supply the poor, as the rich, although The course of the creek in passing the they run the risk of never receiving paysprings, is nearly south. The quantity of ment for their produce. There have been

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instances where they bave refused to take Temperature of spring No. 17, upperdouble their selling price for their corn, most on the creek, and has a sweat house but have chosen rather to divide it be- and bath, 126 deg. probable discharge tween the poor and richs not according per minute, 5 gallons. to their ability to pay, but in proportion Temperature of springs Nos. 18, 19, to the necessities of the purchasers, and 20, 21, and 22, all rising near together on the quantity of provisions absolutely re a level area, 126, 128, 130, 136, and 140, quired for their subsistence.

deg. probable discharge per minute, 9 galDuring my delay at the springs, I made lops. the following observations relative to their The last mentioned cluster is situated respective temperatures, &c. commen upon a prominent part of the hill, elevacing in the creek immediately below the ted at least one hundred feet above the springs, and passing up along its eastern level of the creek. In the same area are shore as far as they extend. The num several others,—and what is particularly bers annexed to the springs are merely remarkable, several springs of cold waaccidental, indicating the order in which ter rise in the same plat, one of them I examined them.

within a very few feet of the hottest spring. Temperature of the creek below the In some of these springs, I observed bubsprings, 64 deg. Fahrenheit, probable dis- bles rising in rapid succession, but could charge 1100 gallons.

not discover any remarkable scent emitTemperature of spring No. 1, being ted from them. the lowermost on the creek, 122 deg. Temperature of the creek immediately probable discharge per minute, 4 gallons. above the springs, 46 deg. probable dis

Temperature of spring No. 2, a few charge per minute, 1000 gallons. feet from No. 1, 104 deg. probable dis Besides the springs enumerated above, charge per minute, 1 gallon.

there are many others situated on the Temperature of spring No. 3, about same side of the hill, at different elevat 25 yards above the last, 126 deg. proba- tions above the water level. ble discharge per minute, 2 gallons.

The heat of the water in the summet 'Temperature of spring No. 4, after season, is said to be much greater than at aniting with a spring of cold water, 124 deg. present, and the discharge somewhat less. probable discharge per minute, 2 gallops. The water is then hot enough to draw tea Temperature of springs Nos. 5, 6, and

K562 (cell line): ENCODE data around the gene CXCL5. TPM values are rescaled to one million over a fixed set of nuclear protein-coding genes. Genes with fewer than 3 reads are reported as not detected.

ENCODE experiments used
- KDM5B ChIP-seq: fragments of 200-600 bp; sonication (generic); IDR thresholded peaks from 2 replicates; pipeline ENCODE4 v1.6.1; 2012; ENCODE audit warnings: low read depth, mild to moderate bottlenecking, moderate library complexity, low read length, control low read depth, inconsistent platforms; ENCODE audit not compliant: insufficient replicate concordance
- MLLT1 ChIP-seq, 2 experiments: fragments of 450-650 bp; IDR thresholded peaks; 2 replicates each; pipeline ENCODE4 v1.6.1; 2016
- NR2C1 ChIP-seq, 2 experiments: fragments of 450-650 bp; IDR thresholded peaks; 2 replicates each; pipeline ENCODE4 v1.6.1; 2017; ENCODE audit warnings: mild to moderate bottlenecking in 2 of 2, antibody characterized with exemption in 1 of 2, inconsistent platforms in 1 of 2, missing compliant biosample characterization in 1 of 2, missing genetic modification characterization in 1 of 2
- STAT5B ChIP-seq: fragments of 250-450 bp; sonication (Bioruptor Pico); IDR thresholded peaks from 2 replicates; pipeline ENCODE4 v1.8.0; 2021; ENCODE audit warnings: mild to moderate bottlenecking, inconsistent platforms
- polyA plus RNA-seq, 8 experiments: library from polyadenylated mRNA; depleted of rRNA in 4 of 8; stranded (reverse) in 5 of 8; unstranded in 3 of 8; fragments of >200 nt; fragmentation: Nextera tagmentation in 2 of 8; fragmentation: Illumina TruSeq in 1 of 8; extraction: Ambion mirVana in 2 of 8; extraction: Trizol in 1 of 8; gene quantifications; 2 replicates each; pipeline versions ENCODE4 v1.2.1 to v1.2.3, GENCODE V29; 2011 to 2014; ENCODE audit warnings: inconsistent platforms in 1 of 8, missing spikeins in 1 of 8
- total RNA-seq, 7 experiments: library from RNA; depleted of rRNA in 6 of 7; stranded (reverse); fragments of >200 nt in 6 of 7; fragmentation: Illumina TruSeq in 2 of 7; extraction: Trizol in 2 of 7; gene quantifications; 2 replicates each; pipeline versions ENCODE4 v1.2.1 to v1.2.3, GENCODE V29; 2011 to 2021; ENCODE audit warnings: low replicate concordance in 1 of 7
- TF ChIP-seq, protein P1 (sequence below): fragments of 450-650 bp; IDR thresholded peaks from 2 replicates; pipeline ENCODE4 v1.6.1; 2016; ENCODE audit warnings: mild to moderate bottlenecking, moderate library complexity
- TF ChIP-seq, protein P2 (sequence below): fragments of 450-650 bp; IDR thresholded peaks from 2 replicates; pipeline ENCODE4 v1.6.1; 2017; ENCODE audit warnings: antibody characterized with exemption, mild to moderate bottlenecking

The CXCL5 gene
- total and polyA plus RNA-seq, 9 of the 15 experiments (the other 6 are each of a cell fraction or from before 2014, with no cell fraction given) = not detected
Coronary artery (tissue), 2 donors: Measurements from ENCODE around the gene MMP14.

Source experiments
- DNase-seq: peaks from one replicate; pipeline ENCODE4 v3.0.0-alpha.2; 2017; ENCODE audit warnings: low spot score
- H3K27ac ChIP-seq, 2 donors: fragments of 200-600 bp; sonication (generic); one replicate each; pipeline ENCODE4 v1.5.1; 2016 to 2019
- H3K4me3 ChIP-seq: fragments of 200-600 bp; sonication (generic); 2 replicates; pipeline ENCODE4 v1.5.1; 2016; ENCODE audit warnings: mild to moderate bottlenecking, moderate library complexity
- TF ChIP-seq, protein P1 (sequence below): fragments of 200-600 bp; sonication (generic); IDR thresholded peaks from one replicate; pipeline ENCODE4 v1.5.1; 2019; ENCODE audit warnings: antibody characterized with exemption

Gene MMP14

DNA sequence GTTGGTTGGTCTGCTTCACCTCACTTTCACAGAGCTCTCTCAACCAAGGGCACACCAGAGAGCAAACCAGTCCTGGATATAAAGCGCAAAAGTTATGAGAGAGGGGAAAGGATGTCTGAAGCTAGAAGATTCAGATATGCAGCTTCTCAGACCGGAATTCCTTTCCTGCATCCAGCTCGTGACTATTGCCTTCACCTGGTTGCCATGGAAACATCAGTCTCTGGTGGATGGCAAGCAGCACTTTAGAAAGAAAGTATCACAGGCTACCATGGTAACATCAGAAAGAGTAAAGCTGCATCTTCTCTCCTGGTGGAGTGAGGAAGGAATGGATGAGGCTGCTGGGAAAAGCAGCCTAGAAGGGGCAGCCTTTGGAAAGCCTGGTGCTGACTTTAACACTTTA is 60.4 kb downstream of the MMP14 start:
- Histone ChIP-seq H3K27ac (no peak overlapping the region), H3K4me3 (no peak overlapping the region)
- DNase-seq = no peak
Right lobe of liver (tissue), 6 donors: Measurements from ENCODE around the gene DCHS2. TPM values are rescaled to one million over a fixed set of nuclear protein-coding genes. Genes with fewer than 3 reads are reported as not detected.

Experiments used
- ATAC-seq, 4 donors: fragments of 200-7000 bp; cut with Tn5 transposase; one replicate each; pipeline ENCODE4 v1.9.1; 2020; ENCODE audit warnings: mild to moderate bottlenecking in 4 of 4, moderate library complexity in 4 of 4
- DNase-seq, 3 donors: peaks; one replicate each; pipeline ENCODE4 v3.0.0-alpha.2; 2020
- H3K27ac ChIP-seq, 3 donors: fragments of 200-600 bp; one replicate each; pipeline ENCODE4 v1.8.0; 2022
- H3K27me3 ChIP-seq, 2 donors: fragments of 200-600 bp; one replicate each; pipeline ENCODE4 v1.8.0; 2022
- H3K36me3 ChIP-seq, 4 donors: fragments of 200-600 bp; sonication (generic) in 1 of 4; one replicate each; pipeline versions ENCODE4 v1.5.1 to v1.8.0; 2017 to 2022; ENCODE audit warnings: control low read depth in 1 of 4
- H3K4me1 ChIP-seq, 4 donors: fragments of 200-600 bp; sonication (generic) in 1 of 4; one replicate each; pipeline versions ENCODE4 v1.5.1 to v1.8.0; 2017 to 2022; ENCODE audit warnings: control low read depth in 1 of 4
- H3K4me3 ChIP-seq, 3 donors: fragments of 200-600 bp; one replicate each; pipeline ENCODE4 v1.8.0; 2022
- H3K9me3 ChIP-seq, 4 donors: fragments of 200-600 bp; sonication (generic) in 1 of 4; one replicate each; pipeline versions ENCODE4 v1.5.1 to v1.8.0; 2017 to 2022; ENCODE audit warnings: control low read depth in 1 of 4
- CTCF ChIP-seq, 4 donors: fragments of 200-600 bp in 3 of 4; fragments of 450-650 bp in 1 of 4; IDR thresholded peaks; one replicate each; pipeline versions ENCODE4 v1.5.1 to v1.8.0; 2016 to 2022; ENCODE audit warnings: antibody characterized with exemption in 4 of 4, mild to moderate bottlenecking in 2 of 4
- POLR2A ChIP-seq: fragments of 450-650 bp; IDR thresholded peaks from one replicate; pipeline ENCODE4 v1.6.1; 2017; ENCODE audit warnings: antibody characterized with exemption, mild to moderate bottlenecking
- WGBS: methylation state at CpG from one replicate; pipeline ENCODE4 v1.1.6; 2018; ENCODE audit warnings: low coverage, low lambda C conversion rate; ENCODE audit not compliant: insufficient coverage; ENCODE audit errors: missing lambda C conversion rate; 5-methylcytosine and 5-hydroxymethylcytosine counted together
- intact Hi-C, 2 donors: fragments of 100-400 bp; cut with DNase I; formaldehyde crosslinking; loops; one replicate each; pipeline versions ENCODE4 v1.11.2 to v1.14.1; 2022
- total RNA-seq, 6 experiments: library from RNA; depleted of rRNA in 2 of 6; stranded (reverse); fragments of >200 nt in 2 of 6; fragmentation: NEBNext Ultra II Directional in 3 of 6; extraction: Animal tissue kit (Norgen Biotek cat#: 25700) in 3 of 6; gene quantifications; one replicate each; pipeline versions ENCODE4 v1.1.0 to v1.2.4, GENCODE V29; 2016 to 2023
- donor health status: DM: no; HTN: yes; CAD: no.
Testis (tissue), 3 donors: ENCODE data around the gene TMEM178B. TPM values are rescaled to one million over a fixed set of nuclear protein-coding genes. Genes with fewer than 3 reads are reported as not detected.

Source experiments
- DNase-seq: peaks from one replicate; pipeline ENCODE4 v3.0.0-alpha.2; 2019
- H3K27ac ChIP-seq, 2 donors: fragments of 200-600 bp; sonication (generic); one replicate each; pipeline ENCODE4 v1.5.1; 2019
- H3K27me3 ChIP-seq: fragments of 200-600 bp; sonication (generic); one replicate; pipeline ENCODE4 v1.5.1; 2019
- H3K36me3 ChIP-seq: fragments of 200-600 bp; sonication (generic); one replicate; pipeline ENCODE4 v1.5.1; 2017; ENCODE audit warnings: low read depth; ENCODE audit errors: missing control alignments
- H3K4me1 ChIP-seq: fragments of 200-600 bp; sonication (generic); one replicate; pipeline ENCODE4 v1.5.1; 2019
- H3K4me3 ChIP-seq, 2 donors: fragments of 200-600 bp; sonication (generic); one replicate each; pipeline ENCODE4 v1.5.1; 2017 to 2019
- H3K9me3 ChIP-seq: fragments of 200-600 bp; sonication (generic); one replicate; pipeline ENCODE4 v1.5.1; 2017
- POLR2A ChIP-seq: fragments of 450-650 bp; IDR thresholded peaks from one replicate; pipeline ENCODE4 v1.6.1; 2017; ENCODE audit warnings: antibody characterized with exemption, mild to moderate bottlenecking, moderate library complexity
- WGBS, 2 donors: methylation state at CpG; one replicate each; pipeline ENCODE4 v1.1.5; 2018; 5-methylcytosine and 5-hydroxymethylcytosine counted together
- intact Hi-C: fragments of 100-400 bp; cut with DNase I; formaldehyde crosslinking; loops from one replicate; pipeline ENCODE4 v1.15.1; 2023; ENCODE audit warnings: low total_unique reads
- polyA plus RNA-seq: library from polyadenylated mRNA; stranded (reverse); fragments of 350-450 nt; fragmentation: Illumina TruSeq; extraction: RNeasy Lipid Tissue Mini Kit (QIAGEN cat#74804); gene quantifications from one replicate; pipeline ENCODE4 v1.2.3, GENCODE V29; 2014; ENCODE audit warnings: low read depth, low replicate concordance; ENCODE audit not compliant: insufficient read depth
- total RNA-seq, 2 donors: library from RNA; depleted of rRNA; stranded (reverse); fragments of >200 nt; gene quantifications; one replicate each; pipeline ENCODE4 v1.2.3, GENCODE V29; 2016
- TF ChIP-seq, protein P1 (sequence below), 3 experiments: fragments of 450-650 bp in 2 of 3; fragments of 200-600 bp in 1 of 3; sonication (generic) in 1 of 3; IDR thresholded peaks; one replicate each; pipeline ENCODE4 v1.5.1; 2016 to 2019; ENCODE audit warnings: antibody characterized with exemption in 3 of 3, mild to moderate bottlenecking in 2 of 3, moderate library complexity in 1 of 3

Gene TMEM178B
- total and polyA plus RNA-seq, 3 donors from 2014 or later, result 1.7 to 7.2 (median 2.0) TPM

or coffee, cook eggs, and even meat. ln 7, rising very near each other, the hottest, the hottest of the springs, I observed most elevated, 126, 94, and 92 deg. pro- bushies growing, as also an abundance of bable discharge per minute, 8 gallons. beautiful moss of a deep green colour,

Temperature of spring No. 8, eleva, and of a vegetating appearance;-and tion 50 feet, after mingling with a cold what is still more wonderful, a kind of. spring, 128 deg. probable discharge per water insect, something longer than the minute, 10 gallons.

wood louse, but resembling it in shape, Temperature of spring No. 9, elevated lives and sports in the heated element. 60 feet above the water level, 132 deg. There is a spring of cold water about probable discharge per minute, 2 gallons. 3 miles from the hot springs, in a north

Temperature of spring No. 10, eleva- easterly direction, which has obtained ted 40 feet, bushes growing in the waters some notoriety from the circumstance of edge, 151 deg. probable discharge per its having occasioned the death of a man minute, 5 gallons.

who had heated himself in pursuing a Temperature of spring No. 11, issuing bear, and drank too freely of its water, near the margin of the creek, elevated 3 and has, therefore, obtained the name of feet, 148 deg. probable discharge per tbe Poison Spring From the descripminute, 14 gallons.

tion given me of this spring, I am inclined Temperature of spring No. 12, 20 to think it a chalybeate, pretty strongly yards from the last, having a sweat house impregnated, -and containing, possibly, upon it, 132 deg. probable discharge per some arsenic. Its waters deposit an abunminute, 20 gallons.